A full time job, full time husband, full time father and a-book-a-year policy, do you get time to pursue any other hobbies?
When you love all the things you do, you don’t miss having ‘hobbies’. But there are two things I enjoy doing for myself. I run every morning- which other than the fitness, gives me time to think through things. You won’t believe how many plot twists are created in those one-hour runs; secondly, occasionally I turn on my PS3 and blast away on Medal of Honor or Battlefield online.

We are seeing a sudden surge in the Indian writing scene of late especially comprising of people in their day, full time jobs. What do you think drives anybody after a 12-hour slogging shift to sit and write a story? Do you see a common factor anywhere?
The common factor obviously is the love of writing. I think the fact that we’re seeing a lot of young writers publish in addition to their day jobs comes down to two things. Traditionally, in our education system, people end up getting the ‘usual’ degrees and jobs, and perhaps after a while they start wondering what their true passions are and start looking for ways to live them. Secondly, the reality of the economics is that most new writers will not make a full time living on their writing alone, so you see a lot of people juggling day jobs and dipping their feet in the waters of writing.

You have a good number of bestsellers under your belt now, planning to turn a full time writer anytime soon?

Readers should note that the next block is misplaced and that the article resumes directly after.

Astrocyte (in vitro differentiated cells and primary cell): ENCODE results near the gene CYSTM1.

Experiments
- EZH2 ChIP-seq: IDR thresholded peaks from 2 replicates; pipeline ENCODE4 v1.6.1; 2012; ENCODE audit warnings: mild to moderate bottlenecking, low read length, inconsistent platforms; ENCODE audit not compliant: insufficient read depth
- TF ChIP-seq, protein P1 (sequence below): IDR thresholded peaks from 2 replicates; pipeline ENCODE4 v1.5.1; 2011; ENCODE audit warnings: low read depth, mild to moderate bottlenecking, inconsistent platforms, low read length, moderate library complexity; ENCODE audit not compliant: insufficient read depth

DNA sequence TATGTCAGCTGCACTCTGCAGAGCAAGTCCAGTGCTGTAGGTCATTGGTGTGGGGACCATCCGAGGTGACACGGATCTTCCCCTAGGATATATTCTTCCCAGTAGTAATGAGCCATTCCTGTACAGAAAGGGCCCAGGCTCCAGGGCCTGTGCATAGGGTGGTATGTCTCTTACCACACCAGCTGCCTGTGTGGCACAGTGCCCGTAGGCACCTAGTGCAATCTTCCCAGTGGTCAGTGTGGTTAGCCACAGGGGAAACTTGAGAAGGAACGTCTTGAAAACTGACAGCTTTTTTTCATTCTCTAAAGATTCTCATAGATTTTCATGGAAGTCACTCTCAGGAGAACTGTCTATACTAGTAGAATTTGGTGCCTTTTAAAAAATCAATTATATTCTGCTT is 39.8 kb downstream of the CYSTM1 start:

No plans yet. I actually enjoy the stimulation of doing many things at once, and the various parts of my life end up complementing each other. My corporate job teaches me the discipline and planning needed to not just write one book, but plan out a writing career. On the flip side, being a novelist means I keep my mind open to fresh ideas and think out of the box, which helps in my day job.

I am sure continuing with your one-book-per-year policy you must be well onto your next work already. What is coming up next from your laptop?
Right now am working on the next book in the Alice in Deadland series.

Your words of wisdom to newbie writers.
I won’t presume to have wisdom to dispense, but take this as nothing more than experience gained in the trenches of writing:

1. If you really want to be a writer (as opposed to thinking and talking about it- as many people do), the most important trait you need is the doggedness to keep going. My first novel, The Funda of Mix-ology, which ended up being a national bestseller, had more than 50 rejection slips before it got published. Visualize success, and don’t underestimate the power of it. I used to put mock covers with a blurb of ‘bestseller’ next to my bed when I was working on novels, so that when I woke up, the first thing I saw was that positive message.

2. Writing a novel is like a marathon, not a sprint. So yes, you need the inspiration and creativity to come up with an idea, but perhaps more importantly, you need the discipline to keep at it every day. There is no such thing as Writer’s Block. If you have a day job, would you walk into office and tell your boss that you have ‘Manager’s Block’ and can’t work? So, don’t make excuses and rationalize lack of ideas or energy- sit your backside down and write. That’s what you need, to be a writer with a long term career.

3. As with anything else, you’ll be better at it if you love what you’re doing and have passion for it. So don’t write what people say will ‘sell’ (I think we’ve had quite enough ‘campus’ novels in India), write about things that you are genuinely passionate about and create your own unique voice.